I first met Jack Jones in 1973 when I was an area officer of the National Union of Public Employees in Yorkshire. He’d travelled up from London to Sheffield to knock a few union heads together over a dispute involving hospital workers, including members of his own union, the mighty Transport & General Workers’ Union.
Like everyone else I was in complete awe of the man. What made him a giant was not just what he said and the way even governments listened.
His deeds and achievements spoke much louder than any such words and gave him a special authority and integrity in the labour movement.
Not least among these deeds was the fact that he had fought in Spain, had seen his comrades die on the battlefields of the Ebro and had himself been injured in that momentous fight against fascism that was the Spanish Civil War.
Perhaps more than many at the time, I was only too aware of the significance of the war in Spain and the important chapter in radical history written by Jack and the other volunteers of the International Brigades.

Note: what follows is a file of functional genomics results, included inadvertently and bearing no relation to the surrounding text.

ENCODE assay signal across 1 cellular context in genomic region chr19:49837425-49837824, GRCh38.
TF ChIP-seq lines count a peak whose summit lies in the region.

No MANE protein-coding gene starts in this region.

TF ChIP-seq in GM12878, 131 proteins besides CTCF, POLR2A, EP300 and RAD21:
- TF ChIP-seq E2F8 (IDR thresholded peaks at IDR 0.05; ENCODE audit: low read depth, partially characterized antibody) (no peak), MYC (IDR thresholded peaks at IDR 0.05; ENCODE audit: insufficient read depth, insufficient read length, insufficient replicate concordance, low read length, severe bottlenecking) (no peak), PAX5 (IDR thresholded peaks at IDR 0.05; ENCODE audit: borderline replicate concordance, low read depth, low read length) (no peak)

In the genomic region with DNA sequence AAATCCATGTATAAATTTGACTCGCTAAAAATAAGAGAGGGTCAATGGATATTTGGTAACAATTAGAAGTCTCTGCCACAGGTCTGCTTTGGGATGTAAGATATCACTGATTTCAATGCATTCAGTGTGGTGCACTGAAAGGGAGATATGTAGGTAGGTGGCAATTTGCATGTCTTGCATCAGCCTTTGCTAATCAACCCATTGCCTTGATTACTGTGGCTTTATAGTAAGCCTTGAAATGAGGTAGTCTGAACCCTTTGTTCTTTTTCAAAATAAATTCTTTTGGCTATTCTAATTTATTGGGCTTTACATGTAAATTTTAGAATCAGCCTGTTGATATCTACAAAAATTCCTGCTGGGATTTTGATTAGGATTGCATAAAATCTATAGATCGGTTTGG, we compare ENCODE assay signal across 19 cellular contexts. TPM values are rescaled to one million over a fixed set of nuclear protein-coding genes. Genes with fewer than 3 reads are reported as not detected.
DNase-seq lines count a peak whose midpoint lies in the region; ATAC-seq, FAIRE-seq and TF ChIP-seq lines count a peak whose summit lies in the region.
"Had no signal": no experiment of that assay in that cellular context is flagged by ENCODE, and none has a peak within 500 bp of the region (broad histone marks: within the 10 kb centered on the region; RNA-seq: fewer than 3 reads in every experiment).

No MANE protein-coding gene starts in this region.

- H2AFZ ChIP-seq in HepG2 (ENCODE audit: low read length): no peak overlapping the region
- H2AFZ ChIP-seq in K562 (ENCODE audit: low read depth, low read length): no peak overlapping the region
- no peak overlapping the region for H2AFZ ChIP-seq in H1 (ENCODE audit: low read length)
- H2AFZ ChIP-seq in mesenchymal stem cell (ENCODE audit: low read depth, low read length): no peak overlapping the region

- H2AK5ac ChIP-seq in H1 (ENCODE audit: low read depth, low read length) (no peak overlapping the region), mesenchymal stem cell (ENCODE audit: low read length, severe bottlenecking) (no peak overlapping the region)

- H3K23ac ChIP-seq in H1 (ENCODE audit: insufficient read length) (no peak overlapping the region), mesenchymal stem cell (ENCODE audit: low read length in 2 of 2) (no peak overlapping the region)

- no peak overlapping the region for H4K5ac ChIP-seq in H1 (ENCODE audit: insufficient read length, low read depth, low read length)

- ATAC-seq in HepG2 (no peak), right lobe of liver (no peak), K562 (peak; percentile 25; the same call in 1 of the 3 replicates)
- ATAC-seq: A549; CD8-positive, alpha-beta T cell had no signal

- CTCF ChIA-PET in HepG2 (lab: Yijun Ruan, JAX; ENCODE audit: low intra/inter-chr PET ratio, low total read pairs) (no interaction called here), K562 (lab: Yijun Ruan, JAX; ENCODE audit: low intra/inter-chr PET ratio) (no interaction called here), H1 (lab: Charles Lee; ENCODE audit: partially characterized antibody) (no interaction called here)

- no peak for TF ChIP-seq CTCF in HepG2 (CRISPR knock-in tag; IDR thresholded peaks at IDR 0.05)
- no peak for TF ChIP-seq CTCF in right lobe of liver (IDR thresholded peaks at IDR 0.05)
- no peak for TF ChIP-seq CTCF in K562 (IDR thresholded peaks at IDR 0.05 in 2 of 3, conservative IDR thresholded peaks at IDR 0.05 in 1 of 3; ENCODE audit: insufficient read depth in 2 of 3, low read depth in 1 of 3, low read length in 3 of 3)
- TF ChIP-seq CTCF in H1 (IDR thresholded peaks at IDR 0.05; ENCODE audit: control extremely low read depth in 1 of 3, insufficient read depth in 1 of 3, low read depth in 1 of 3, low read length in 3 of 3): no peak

This was thanks to my mother. The scrapbook she kept during the Spanish Civil War was one of her treasured possessions. I thumbed through its stark pictures as a small boy and as I grew older tried to make sense of the tragic defeat of democracy in Spain. I asked her questions about the war. Why did we lose? Why didn’t Britain help the Spanish Republic? Why is Franco still the dictator of Spain?
Her answers taught me many things and helped shape the beliefs and values I still hold today. For example, there is a time to fight in a foreign war, just as there is a time not to. And it’s better to trust the decent values of working people than it is to be swayed by the spin and self-interested arguments of the powerful.
Jack and I remained the best of friends until his death in 2009. I was proud to accompany him and youngest son Mick on his final trip to the Ebro four years earlier. He knew my admiration for the International Brigades and would tell me how fervently he hoped that their story would not be forgotten once he and the other surviving veterans had gone.
I was especially proud therefore to be invited by him to be a trustee of the International Brigade Memorial Trust when it was founded in 2001 with that very aim of keeping alive the memory and spirit of the men and women who went to Spain.
In its own way I hope the publication of this scrapbook will help keep the flame alight. Jack and my mother were right. It’s vital that future generations learn the lessons of what happened in Spain and know about the sacrifice of so many decent people in the cause of freedom, social justice and democracy – a struggle that continues to this day.
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